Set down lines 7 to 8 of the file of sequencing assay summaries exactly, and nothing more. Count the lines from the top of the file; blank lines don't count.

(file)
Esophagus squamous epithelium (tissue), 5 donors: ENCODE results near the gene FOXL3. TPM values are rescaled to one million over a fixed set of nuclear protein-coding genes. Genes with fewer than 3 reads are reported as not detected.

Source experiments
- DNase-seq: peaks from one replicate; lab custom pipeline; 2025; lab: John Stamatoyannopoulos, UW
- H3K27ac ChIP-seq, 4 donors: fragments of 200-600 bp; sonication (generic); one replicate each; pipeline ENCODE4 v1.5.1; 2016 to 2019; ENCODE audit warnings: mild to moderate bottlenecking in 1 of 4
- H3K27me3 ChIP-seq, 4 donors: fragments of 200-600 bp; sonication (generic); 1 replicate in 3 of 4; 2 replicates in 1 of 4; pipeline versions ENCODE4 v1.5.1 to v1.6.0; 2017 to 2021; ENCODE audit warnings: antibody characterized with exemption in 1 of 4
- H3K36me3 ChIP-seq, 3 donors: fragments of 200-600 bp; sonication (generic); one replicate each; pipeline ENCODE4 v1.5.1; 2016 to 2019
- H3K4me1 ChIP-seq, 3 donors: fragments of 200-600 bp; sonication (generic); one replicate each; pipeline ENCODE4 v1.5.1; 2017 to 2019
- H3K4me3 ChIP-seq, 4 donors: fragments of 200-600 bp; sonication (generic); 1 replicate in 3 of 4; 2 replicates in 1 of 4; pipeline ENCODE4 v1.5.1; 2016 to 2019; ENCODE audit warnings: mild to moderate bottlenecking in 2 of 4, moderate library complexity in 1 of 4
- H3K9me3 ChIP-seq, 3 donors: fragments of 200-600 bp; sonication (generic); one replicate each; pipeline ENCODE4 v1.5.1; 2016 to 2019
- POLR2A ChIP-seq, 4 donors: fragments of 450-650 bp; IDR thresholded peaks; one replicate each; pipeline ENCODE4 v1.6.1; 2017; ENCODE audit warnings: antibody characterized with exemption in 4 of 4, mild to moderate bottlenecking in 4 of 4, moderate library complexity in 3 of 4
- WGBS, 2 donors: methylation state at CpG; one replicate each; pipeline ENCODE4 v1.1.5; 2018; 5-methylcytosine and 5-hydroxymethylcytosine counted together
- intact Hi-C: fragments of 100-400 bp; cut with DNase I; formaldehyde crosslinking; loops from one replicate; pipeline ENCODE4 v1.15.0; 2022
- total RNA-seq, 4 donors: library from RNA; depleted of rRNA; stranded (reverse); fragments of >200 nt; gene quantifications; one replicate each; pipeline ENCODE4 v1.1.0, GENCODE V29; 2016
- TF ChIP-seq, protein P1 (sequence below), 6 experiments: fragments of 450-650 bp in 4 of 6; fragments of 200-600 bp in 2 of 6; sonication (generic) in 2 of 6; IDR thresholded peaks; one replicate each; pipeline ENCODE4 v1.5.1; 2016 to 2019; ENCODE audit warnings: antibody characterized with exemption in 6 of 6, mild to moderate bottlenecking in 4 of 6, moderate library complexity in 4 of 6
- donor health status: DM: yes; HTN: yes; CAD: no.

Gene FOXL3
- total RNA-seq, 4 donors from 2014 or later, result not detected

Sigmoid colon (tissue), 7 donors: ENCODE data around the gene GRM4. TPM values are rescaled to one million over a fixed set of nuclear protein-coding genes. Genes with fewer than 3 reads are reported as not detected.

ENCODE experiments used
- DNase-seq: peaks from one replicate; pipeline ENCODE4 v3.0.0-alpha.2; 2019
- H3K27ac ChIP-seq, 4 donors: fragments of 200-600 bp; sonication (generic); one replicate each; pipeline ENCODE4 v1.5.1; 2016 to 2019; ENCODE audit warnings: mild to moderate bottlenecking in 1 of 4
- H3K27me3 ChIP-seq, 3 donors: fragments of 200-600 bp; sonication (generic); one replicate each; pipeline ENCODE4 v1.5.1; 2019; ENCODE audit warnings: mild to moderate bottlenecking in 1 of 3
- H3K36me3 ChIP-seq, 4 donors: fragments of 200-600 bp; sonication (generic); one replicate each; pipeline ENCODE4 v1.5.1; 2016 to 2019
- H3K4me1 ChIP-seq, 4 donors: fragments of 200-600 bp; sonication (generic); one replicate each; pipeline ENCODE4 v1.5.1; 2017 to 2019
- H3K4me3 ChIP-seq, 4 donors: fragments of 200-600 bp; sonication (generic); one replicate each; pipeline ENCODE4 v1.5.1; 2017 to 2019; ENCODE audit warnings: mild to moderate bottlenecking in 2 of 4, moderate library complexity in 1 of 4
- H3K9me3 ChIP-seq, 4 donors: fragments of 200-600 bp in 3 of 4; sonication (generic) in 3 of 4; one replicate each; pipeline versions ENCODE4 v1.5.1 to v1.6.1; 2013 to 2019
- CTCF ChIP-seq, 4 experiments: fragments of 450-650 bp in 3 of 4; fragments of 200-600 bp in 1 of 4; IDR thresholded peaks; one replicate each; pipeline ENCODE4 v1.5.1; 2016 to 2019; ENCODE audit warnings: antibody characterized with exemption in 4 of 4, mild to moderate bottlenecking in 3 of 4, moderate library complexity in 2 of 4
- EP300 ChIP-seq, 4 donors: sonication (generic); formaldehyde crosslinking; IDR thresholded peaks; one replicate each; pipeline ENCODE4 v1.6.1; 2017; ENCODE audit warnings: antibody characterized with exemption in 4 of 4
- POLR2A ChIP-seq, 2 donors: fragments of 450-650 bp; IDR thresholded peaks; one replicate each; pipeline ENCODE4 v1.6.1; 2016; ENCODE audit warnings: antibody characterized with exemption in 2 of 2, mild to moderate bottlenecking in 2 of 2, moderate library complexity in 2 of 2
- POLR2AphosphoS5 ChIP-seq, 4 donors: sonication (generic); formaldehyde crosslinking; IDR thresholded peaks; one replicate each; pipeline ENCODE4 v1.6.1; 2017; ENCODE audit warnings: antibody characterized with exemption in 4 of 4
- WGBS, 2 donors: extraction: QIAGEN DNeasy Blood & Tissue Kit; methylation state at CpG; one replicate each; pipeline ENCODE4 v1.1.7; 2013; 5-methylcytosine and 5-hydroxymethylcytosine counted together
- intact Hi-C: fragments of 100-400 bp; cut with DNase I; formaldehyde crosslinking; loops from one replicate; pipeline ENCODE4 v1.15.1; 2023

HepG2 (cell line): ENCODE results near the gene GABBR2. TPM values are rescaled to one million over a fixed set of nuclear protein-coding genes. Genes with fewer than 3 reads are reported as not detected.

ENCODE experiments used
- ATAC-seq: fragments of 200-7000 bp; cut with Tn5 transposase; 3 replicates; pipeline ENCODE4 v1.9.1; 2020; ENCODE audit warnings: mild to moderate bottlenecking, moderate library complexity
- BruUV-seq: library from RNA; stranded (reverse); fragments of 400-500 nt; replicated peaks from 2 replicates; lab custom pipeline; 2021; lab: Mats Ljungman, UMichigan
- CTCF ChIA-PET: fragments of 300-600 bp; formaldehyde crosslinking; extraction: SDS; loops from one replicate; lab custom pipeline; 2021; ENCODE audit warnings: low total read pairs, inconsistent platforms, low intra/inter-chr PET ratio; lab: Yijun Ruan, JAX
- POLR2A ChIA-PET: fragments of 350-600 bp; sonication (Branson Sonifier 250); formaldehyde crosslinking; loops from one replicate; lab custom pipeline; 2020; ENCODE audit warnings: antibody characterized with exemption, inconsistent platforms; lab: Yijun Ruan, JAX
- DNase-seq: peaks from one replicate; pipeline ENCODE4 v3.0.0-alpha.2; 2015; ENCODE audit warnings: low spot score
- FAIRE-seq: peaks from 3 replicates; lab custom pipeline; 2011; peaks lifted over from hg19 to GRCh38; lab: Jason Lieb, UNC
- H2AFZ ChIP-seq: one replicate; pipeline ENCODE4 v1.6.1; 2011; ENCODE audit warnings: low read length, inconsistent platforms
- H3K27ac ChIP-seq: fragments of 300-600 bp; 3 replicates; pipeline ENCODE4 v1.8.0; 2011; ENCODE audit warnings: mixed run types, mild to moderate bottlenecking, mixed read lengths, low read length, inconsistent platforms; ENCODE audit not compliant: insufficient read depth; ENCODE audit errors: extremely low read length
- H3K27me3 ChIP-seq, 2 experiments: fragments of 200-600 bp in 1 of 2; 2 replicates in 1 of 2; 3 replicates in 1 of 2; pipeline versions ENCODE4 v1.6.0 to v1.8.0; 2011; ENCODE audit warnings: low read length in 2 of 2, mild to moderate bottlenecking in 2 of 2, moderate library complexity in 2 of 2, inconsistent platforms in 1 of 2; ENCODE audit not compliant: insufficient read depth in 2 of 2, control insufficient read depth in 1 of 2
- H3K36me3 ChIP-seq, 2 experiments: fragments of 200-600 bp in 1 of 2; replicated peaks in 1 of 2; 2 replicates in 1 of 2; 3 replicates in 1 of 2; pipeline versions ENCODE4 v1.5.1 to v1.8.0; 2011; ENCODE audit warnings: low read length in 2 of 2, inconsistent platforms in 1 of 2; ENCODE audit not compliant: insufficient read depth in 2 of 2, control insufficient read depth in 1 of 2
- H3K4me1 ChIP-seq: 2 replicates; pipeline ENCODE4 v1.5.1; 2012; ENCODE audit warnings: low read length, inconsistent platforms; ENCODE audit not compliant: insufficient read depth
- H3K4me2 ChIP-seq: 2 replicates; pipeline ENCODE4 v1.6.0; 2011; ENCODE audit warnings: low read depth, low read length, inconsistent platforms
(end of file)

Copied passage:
- H3K4me1 ChIP-seq, 3 donors: fragments of 200-600 bp; sonication (generic); one replicate each; pipeline ENCODE4 v1.5.1; 2017 to 2019
- H3K4me3 ChIP-seq, 4 donors: fragments of 200-600 bp; sonication (generic); 1 replicate in 3 of 4; 2 replicates in 1 of 4; pipeline ENCODE4 v1.5.1; 2016 to 2019; ENCODE audit warnings: mild to moderate bottlenecking in 2 of 4, moderate library complexity in 1 of 4